I believe that my most useful advice during this transition period is to take a month off between working in your dissertation lab and working in your postdoc lab. A month may seem like an inordinately long period of time, but in the big scheme of things, it is barely a bump in time. You are likely to need time to recharge now that you have just finished what is probably the single largest project of your life, your dissertation, let alone submit the unpublished work. You now must move, typically to a new city, state, region of the country or even across an ocean. This will require time and energy, not only for the move, but also to get settled and to handle the personal issues that face us all such as unpacking and helping your spouse/family settle, finding a bank for accounts, obtaining a driver's license, and in general acclimating to a new city. In addition to the personal aspects of the transition, you are likely to need some time to rest and recharge the energy level that will be required and expected in your new position. As a well-rested individual, you will make a much better first impression in the new lab. Changing labs presents a unique challenge: Although you were a senior person in your old lab, comfortable with the techniques, procedures and projects, you now face a new situation, and that can be a rather humbling experience. As the new person, everyone is more experienced and knowledgeable about the lab than you, even the undergraduate work-study students. At first it will seem that everyone knows more than you about everything, from the scientific projects to ordering reagents, making a long distance phone call, and learning where the salt solutions are stored. Being well rested and settled in your personal life will help to ease the feelings of helplessness that can accompany humbling experiences in the new laboratory.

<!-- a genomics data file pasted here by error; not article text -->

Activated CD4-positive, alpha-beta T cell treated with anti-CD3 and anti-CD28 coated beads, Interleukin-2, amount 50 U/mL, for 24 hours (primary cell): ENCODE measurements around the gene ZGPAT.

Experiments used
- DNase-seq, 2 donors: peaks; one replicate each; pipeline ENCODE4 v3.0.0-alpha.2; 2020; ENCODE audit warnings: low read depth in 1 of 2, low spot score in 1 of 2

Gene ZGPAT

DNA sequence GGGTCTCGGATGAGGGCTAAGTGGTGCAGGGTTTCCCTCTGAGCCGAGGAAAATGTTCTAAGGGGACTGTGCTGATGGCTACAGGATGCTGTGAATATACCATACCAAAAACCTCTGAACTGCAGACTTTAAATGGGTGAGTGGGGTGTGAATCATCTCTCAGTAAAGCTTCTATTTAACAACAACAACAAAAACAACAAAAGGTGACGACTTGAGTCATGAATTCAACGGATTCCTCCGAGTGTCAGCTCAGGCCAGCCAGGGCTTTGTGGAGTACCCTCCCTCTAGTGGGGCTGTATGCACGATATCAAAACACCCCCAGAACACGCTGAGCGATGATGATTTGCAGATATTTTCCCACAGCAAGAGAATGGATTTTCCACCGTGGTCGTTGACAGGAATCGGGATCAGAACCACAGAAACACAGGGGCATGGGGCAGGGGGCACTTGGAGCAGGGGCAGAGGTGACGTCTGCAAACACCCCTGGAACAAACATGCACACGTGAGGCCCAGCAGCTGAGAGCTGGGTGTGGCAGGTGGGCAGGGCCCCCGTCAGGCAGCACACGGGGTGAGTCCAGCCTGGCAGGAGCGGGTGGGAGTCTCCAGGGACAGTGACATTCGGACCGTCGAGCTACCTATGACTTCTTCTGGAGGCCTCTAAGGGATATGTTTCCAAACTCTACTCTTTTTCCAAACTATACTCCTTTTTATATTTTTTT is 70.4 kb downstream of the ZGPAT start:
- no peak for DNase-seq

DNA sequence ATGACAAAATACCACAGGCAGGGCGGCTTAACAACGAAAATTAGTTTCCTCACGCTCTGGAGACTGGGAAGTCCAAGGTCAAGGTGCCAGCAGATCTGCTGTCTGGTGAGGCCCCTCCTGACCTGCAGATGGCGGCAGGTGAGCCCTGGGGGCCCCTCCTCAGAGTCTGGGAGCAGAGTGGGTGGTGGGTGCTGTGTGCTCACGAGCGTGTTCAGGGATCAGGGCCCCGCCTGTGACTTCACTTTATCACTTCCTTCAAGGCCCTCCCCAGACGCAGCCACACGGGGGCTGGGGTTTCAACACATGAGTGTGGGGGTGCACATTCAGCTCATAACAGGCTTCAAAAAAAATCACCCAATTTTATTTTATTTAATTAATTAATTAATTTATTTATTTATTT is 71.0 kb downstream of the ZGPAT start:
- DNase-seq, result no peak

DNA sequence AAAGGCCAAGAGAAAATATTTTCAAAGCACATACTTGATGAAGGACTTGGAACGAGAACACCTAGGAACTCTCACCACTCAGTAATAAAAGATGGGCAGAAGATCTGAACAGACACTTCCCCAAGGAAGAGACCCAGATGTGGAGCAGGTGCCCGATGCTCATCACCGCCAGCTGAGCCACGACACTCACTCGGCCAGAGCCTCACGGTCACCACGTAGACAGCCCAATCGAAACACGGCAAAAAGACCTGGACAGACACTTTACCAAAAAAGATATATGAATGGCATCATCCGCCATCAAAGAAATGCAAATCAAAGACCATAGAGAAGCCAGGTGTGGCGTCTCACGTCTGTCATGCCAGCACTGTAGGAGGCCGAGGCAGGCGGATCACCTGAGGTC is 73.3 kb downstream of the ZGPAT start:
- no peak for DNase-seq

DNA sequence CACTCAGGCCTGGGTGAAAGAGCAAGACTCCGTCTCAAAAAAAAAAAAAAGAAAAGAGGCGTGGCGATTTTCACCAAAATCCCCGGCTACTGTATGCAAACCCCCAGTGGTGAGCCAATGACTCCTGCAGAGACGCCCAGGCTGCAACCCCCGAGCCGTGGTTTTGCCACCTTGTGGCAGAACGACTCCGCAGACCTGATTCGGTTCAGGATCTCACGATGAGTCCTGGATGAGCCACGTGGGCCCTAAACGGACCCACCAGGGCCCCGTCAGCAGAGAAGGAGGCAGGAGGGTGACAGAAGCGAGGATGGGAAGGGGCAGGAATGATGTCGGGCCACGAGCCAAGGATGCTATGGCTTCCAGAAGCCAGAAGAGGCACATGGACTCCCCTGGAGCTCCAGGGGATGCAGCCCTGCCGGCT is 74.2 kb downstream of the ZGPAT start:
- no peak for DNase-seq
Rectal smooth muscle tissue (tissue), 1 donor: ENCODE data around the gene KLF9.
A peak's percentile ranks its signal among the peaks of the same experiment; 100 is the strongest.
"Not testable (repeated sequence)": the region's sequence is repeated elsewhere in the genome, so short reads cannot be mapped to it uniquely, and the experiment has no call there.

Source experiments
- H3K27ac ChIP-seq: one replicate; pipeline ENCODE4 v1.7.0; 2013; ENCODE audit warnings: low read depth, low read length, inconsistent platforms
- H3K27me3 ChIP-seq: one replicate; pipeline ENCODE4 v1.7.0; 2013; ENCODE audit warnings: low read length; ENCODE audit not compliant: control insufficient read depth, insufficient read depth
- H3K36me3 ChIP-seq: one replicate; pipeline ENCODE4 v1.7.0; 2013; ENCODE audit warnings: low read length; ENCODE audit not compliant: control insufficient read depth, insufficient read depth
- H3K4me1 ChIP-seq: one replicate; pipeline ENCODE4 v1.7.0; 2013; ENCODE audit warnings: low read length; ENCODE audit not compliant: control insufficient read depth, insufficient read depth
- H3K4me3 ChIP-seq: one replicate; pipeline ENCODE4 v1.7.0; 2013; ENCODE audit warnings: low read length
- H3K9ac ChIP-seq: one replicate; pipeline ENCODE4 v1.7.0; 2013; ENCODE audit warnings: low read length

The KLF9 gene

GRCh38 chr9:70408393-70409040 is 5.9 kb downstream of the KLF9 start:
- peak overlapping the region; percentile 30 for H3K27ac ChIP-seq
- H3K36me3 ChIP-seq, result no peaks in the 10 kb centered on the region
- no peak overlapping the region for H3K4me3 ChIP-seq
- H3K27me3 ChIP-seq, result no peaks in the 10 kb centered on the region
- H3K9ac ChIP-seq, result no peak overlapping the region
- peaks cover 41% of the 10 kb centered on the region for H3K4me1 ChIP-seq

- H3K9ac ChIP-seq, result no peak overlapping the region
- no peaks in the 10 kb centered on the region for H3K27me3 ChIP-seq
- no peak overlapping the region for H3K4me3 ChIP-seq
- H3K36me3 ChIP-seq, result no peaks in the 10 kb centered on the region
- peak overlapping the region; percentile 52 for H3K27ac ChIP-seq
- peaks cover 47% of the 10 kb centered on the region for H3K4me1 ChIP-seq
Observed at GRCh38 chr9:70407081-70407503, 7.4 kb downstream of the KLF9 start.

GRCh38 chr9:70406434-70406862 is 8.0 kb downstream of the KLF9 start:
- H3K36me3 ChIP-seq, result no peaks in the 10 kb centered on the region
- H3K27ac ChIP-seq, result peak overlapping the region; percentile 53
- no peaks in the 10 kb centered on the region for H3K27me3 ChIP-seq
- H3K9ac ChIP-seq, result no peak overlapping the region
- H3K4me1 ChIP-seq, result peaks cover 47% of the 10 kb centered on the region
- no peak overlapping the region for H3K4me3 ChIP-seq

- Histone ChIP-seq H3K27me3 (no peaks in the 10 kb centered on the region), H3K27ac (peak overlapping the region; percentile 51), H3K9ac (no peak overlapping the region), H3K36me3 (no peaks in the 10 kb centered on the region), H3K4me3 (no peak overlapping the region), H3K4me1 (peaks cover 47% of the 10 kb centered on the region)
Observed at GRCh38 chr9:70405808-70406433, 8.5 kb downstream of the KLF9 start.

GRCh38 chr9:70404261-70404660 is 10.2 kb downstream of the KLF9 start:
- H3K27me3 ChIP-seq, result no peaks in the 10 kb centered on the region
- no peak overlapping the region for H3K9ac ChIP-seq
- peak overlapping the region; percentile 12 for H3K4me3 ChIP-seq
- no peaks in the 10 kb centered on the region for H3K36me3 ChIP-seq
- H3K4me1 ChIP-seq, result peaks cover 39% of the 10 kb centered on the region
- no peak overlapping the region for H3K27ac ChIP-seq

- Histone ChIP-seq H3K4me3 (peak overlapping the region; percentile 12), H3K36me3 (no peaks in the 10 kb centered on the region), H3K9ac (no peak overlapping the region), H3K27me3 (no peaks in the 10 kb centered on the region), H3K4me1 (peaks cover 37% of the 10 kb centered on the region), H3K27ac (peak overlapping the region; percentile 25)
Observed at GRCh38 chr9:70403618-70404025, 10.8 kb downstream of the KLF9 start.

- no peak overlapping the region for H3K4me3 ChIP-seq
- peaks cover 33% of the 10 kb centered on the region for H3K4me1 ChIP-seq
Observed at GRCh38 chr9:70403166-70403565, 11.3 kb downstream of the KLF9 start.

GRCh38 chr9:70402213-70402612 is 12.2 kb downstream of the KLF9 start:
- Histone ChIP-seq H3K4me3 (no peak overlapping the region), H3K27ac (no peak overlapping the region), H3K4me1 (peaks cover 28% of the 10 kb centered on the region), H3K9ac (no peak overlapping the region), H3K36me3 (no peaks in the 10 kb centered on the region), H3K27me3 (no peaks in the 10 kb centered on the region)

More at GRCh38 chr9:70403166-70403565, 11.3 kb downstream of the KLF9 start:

So, what is the best strategy to overcome the transition? Everyone is different in handling these sorts of situations, but my advice is to first accept that it will be a tough transition. Next, be humble and ask questions, but at the same time be confident in your skills and knowledge. When someone is answering your questions, be sure to pay attention to the answers so that you will not have to ask again. You want to make a good first impression, so work diligently by planning many experiments, getting in early and leaving late, and watching others doing experiments so you can learn techniques and protocols. By offering to help others in the lab, you will quickly learn how the experiments are done, possibly learn a new technique, make new friends, and create a good impression. In addition, you may find yourself involved in a current lab project and even an author on a paper. Regardless, you will greatly ease the transition into the new laboratory while getting your own project going.